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New Federal Laws Protect Pregnant and Nursing Mothers

August 22, 2023

Two new federal laws protecting pregnant and nursing mothers have recently gone into effect.

Pregnant Workers Fairness Act (PWFA)

Effective June 27, 2023, the PWFA amended Title VII of the Civil Rights Act of 1964 to require covered employers to provide reasonable accommodations to a worker’s known limitations related to pregnancy, childbirth, or related conditions.

The law applies to private employers with 15 or more employees and public employers. Workers protected by the law include both employees and applicants. A qualified employee is one who can perform the essential functions of the position (with or without accommodation). An employee is also considered qualified if any inability to perform an essential function is for a temporary period, the essential function could be performed in the near future, and the inability to perform the essential function can be reasonably accommodated. Similar to provisions in the Americans with Disabilities Act (ADA), an employer is not required to make reasonable accommodations if to do so would present an undue hardship. Unlike the ADA, the PWFA only applies to “known limitations”—physical or mental conditions related to, affected by, or arising out of pregnancy, childbirth or related medical conditions that the employee (or their representative) has communicated to the employer. The condition is not required to meet the definition of a disability under the ADA.

The PWFA will be enforced by the Equal Employment Opportunity Commission (EEOC) and is subject to all the remedies available to employees under Title VII.

For those seeking information about the PWFA, the EEOC has published a document entitled What You Should Know About the Pregnant Workers Fairness Act and has also published this infographic.

Note that California’s Pregnancy Disability Leave (PDL) sets forth requirements that are more protective of employees than the PWFA. Employers with employees in California should continue to follow California law with regard to accommodations for employees with conditions related to pregnancy, childbirth or related conditions.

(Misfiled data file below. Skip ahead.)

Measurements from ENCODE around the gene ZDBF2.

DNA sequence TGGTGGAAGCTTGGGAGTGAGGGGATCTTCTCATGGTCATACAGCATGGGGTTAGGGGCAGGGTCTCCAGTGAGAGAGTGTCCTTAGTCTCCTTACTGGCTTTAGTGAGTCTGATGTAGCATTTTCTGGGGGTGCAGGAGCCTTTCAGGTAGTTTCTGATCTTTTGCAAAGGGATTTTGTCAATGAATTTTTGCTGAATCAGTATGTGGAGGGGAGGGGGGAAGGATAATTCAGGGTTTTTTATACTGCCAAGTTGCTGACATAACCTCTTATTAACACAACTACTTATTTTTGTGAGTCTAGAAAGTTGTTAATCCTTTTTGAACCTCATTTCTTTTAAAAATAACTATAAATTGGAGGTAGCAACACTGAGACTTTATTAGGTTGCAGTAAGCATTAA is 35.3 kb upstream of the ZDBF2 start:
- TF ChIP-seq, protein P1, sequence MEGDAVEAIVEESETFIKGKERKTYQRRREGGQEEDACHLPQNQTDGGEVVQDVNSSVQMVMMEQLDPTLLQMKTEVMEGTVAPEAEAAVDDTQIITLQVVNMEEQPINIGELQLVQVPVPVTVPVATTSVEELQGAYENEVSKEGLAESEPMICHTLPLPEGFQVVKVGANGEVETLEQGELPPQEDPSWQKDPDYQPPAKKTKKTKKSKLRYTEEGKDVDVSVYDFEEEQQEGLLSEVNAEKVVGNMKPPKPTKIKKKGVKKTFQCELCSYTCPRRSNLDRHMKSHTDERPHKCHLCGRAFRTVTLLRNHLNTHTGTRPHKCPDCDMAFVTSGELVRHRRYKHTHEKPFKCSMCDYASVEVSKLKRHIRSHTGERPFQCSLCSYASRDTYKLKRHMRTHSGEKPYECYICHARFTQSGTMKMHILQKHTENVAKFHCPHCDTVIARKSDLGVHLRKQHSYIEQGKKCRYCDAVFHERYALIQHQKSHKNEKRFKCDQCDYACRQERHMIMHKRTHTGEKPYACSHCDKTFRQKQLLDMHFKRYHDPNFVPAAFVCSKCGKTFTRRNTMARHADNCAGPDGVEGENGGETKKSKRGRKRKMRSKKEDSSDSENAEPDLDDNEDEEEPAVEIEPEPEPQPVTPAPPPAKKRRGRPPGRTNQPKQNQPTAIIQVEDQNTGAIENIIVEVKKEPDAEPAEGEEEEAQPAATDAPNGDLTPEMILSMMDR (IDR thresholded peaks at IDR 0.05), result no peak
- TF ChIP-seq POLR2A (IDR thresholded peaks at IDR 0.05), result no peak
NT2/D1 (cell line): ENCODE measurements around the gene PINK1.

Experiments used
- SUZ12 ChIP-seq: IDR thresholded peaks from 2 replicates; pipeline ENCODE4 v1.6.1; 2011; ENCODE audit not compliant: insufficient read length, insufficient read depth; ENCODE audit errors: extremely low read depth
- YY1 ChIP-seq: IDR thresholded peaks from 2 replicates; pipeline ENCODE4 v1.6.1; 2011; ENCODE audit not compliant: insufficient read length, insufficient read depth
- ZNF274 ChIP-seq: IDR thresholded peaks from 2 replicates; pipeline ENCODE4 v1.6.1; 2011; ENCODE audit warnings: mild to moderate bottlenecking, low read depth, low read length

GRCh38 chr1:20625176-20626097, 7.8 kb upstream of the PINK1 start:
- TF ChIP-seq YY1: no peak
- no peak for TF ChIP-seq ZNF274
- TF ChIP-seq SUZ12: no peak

Providing Urgent Maternal Protection for Mothers Act (PUMP Act)

On April 28, 2023, PUMP Act went into effect, expanding federal workplace protections for lactating workers. The law requires all employers covered by the Fair Labor Standards Act (FLSA) with 50 or more employees to allow employees reasonable break time to express breast milk for the employee’s nursing child. The PUMP Act protects lactating workers for one year after the nursing child’s birth.

There are several exemptions in the law. Employers with fewer than 50 employees are exempt from compliance with the law if they can show that doing so would cause an undue hardship—causing significant difficulty or expense when considered in relation to the size, financial resources, nature, or structure of the employer’s business. The law does not apply to crewmembers of air carriers, and there are special rules for long-distance bus drivers as well as railroad workers.

For additional information, employers can review this Fact Sheet and these FAQs released by the U.S. Department of Labor’s Wage and Hour Division.

Just as with the PWFA, the PUMP Act is less stringent than California law. Employers with employees in California should continue to comply with California’s lactation accommodation laws.

Keenan is not a law firm and no opinion, suggestion, or recommendation of the firm or its employees shall constitute legal advice. Clients are advised to consult with their own attorney for a determination of their legal rights, responsibilities, and liabilities, including the interpretation of any statute or regulation, or its application to the clients’ business activities.